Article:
First thought? It's a variant of India
, which derives from the name of the Indus river.
The path to the modern form of India
is, however, rather tortuous. It all started as Sanskrit Sapta-Sindhu
"land of the seven rivers" (Sindhu
meaning "river"). Then one day the Persians arrived, and translated Sindhu
via the common mechanism of aspirating the S. (The modern word Hindu
also derives from Sindhu
derives from this.) A little later, the Greeks came along and dropped Hindu
's H, thus leaving Indos
. The Romans took the Greek name up in Latin as Indus
, and then proceeded to name the entire subcontinent India
after the river.
This info comes from Wikipedia: http://snipurl.com/faom
In 1877, Queen Victoria
became Empress of India
, which was then called "the jewel of the British Empire". India
was first taken up among English-speakers in the late 19th century becuse of this; however, it only became truly widespread after it was used to name Ashley
Wilkes's sister in Margaret Mitchell
's Gone with the Wind
: Reworded and corrected some stuff, 'cause I got confused. Also added history of usage as a personal given name.
I could also see Indeo somehow coming from Indigo
, perhaps from a combination of India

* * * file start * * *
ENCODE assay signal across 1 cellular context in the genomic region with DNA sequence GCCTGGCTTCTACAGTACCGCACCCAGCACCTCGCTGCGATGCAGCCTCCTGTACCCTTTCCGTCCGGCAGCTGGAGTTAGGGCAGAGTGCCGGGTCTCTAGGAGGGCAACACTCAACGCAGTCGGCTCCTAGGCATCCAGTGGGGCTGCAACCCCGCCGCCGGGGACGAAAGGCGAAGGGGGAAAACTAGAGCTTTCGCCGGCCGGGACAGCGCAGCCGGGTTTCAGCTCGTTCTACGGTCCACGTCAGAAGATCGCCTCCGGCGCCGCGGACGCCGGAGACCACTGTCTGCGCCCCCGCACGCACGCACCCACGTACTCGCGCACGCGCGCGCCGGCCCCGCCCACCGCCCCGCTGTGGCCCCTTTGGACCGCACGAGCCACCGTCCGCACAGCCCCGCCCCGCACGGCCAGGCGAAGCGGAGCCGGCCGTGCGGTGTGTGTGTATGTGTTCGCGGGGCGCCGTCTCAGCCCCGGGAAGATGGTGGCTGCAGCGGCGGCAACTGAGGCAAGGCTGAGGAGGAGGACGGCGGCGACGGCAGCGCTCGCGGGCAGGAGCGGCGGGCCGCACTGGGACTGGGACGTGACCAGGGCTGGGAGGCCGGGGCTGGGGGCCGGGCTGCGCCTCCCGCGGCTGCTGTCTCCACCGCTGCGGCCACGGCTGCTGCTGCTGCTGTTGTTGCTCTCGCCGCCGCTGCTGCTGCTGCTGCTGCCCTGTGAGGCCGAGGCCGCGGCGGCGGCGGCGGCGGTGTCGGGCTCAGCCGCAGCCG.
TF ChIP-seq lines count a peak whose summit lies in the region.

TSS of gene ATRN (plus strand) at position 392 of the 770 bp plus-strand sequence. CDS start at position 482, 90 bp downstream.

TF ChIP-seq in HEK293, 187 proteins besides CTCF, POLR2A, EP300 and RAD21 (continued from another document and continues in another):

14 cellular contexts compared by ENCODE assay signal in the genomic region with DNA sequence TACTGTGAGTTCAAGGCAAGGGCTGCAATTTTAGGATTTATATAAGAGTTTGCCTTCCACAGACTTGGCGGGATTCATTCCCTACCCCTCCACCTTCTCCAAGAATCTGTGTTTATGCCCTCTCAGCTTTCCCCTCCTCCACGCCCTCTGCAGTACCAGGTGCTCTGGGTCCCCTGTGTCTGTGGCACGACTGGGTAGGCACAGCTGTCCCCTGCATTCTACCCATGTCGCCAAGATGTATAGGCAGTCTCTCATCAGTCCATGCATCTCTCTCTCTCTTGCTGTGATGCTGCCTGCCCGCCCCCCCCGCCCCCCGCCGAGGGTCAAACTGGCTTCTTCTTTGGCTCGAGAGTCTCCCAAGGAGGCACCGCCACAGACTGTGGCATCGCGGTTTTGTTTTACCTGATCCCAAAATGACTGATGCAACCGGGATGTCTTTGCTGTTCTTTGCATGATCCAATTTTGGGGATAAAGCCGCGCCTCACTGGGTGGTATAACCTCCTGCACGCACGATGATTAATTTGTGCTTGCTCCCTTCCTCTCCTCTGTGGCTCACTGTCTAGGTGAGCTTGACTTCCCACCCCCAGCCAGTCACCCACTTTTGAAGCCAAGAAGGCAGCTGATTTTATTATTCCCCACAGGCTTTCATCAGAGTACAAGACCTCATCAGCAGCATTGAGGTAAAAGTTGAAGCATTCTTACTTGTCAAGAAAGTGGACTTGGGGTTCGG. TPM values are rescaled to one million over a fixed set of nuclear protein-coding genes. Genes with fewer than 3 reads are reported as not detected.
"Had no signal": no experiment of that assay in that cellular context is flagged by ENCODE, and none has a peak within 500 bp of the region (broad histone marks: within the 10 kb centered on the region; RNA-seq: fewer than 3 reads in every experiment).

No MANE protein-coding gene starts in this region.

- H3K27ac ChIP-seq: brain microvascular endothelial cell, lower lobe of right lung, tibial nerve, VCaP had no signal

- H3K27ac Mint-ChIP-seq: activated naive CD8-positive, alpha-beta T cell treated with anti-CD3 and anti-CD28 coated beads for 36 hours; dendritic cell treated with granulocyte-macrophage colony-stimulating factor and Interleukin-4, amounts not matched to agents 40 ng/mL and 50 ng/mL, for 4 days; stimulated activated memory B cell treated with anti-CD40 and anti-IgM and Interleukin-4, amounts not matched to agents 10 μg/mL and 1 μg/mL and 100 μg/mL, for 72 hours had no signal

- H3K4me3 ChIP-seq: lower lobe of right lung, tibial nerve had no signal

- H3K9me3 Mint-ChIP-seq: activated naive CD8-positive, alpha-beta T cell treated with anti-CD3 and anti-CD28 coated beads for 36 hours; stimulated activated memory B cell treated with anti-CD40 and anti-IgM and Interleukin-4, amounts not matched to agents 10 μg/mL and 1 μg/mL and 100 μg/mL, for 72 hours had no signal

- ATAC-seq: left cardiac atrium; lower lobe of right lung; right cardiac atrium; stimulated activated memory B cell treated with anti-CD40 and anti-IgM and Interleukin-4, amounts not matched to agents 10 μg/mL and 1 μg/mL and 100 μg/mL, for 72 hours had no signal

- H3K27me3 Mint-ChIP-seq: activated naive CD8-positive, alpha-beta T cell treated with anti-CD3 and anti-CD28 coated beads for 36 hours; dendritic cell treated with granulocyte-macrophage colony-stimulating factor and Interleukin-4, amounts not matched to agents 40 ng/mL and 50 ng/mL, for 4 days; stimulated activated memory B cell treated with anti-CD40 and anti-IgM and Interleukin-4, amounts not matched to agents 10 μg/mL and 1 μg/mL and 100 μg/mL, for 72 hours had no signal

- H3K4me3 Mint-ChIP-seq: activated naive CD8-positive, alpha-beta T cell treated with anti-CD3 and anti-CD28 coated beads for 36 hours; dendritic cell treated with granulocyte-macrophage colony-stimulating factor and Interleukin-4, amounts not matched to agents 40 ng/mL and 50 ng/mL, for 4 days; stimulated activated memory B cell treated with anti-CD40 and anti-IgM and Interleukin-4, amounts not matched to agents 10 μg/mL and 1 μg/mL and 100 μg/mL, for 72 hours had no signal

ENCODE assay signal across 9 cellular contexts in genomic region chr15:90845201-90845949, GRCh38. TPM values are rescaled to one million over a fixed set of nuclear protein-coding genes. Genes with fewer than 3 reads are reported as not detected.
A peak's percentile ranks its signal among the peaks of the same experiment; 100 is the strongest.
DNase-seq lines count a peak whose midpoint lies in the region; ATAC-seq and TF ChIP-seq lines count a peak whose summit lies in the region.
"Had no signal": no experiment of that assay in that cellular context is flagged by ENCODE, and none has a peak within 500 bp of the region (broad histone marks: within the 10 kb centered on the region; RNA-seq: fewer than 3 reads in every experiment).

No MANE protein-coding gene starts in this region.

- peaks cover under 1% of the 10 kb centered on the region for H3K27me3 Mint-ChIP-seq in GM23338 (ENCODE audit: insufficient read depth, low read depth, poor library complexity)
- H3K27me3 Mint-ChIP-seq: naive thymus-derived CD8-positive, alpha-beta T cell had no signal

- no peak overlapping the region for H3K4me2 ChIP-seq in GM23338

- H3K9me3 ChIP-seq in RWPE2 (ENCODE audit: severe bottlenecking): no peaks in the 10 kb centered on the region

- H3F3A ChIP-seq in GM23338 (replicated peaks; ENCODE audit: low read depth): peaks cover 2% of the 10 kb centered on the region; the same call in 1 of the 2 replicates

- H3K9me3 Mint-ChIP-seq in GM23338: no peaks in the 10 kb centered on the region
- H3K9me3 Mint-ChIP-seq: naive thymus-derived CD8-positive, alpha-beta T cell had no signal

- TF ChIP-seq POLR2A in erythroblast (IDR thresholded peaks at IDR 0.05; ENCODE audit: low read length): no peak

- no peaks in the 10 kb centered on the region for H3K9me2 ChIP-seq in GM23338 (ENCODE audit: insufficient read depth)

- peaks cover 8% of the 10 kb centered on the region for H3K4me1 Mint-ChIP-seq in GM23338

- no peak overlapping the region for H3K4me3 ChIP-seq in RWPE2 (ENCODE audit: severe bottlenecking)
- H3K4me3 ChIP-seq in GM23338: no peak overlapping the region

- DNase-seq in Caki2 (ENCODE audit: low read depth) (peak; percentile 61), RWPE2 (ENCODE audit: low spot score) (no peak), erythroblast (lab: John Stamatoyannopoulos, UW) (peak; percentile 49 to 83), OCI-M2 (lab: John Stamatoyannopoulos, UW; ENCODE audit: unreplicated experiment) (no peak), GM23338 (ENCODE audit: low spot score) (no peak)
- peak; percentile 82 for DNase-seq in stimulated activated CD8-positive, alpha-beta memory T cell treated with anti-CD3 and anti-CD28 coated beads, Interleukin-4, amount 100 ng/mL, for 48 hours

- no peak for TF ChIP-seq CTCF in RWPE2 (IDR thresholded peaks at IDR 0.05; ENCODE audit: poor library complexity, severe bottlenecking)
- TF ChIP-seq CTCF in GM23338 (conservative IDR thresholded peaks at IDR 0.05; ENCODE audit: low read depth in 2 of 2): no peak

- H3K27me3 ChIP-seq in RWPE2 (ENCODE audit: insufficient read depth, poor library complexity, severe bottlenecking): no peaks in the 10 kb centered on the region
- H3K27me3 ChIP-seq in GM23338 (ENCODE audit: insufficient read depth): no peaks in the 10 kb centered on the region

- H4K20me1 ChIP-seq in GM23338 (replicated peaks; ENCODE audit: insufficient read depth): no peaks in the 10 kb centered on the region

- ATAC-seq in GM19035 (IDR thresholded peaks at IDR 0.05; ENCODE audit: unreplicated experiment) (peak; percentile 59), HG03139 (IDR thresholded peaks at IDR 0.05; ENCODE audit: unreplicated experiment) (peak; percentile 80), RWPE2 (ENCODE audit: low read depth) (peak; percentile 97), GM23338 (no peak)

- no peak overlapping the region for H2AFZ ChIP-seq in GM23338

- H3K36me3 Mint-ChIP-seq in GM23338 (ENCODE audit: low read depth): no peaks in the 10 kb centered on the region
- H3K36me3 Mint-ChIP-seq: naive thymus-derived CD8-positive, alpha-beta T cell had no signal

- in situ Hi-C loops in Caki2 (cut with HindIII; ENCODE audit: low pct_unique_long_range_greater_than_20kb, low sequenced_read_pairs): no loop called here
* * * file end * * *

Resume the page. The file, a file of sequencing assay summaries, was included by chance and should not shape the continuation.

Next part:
. Ironically, both India
have the same etymological roots.Indigo
comes from both Spanish índigo
and Dutch indigo
(the Dutch derived their form from Portuguese endego
), which are both ultimately from Latin indicum
. The Greek form of indicum
, which derived from the neuter of Indikos
This info comes from The American Heritage History of the English Language: Fourth Edition
is, I believe, a very modern name, almost certainly of late mid-20th century to early 21st-century origin. It doesn't rank on any of the popularity charts Behind the Name has, which tells me that it's currently an extremely rare name anywhere. From the few bearers I've seen online, I believe Indigo
's used for both sexes—perhaps a little more for girls than boys though.EDIT
: Added Indigo
's history as a given name.EDIT
: Fixed italics. D'oh!
Proud adopter of 15 punctuation marks; see my profile for their names.